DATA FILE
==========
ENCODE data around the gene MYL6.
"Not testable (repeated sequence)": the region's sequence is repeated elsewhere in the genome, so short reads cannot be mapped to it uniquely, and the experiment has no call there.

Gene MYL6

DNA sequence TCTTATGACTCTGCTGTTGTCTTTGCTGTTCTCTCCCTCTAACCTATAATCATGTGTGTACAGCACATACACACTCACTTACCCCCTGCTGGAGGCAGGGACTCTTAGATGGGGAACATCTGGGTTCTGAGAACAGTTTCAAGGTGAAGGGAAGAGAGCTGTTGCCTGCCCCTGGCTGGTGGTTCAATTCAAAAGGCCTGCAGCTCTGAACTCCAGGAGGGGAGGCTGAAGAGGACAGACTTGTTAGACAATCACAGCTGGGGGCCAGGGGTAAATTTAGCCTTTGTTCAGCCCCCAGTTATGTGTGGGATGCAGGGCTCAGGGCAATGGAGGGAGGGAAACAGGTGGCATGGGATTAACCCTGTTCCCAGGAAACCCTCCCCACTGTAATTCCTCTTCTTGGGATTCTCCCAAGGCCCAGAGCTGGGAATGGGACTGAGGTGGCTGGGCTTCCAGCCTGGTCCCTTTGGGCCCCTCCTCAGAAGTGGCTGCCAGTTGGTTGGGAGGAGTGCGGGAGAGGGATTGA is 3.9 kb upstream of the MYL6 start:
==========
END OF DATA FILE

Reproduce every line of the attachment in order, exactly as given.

ENCODE data around the gene MYL6.
"Not testable (repeated sequence)": the region's sequence is repeated elsewhere in the genome, so short reads cannot be mapped to it uniquely, and the experiment has no call there.

Gene MYL6

DNA sequence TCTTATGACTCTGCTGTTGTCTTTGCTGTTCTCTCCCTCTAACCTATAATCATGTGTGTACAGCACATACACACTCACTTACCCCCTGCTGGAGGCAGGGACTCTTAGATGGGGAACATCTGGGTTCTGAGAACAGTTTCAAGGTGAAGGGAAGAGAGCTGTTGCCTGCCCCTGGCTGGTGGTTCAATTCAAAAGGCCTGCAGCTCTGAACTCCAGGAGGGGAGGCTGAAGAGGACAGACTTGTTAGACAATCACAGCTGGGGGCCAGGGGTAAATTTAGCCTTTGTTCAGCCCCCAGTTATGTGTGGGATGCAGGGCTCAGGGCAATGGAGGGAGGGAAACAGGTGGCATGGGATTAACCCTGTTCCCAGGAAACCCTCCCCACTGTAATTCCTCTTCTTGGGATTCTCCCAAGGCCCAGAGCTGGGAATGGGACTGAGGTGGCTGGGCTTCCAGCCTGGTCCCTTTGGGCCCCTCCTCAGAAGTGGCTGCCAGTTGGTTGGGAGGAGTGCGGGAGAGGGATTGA is 3.9 kb upstream of the MYL6 start: